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In waveguide systems, as in the electric circuits, it is often desirable to be able to split the circuit power into two or more fractions. In a waveguide system, an element called a junction is used for power division.
In a low frequency electrical network, it is possible to combine circuit elements in series or in parallel, thereby dividing the source power among several circuit components. In microwave circuits, a waveguide with three independent ports is called a TEE junction. The output of E-Plane Tee is 180° out of phase where the output of H-plane Tee is in phase.
For a linearly-polarized antenna, this is the plane containing the electric field vector (sometimes called the E aperture) and the direction of maximum radiation. The electric field or "E" plane determines the polarization or orientation of the radio wave. For a vertically polarized antenna, the E-plane usually coincides with the vertical/elevation plane. For a horizontally polarized antenna, the E-Plane usually coincides with the horizontal/azimuth plane. E- plane and H-plane should be 90 degrees apart.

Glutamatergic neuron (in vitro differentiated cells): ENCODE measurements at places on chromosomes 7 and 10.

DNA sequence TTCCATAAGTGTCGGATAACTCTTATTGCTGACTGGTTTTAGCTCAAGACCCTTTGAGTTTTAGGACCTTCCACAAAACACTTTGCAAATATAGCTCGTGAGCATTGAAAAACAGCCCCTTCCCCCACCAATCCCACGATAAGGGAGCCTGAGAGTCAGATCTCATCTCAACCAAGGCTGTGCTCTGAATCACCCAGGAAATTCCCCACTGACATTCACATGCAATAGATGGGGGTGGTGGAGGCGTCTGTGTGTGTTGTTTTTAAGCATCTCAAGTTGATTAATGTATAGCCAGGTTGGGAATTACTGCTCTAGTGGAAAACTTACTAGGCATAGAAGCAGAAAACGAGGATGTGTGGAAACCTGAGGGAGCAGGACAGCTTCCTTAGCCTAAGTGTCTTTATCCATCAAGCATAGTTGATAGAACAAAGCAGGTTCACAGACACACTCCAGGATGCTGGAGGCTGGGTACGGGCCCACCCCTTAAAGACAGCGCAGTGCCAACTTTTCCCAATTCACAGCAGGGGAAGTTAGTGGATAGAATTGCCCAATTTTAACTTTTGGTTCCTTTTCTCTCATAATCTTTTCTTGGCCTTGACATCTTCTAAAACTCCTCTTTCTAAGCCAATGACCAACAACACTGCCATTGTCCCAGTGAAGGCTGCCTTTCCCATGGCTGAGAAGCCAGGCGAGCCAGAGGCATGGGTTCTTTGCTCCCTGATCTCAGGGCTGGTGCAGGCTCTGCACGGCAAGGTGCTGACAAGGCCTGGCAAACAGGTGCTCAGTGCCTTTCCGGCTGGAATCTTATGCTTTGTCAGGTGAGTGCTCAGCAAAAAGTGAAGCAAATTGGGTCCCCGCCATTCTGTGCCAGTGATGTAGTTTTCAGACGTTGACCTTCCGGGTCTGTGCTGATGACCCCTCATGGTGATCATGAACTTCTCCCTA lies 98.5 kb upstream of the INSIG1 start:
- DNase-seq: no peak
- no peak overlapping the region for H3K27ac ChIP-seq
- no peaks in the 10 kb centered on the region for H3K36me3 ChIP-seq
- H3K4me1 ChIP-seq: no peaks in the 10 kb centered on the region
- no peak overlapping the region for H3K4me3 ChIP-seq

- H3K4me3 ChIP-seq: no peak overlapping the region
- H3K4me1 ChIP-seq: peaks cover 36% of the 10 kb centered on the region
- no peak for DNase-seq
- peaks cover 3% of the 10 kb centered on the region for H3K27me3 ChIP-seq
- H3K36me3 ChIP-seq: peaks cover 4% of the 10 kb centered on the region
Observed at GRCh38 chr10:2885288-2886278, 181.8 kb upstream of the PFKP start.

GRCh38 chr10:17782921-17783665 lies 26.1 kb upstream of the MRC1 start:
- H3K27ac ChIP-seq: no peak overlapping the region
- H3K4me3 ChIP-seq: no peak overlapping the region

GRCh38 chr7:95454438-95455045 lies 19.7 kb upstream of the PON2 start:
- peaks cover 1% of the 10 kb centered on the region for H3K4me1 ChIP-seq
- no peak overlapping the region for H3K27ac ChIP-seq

In the case of the same linearly polarized antenna, this is the plane containing the magnetic field vector (sometimes called the H aperture) and the direction of maximum radiation. The magnetizing field or "H" plane lies at a right angle to the "E" plane. For a vertically polarized antenna, the H-plane usually coincides with the horizontal/azimuth plane. For a horizontally polarized antenna, the H-plane usually coincides with the vertical/elevation plane.
Co-polarization (co-pol) on cross-polarization (X-pol) are defined for the radiating E and H planes. These directions are defined in spherical coordinates to correspond to the spherical wavefronts of the propagating wave. By convention the co-pol direction is the direction of the E field while the cross pol direction is the direction of the H field. Receive power for an co-pol oriented antenna is maximum while receive power is minimum for cross-pol orientation.
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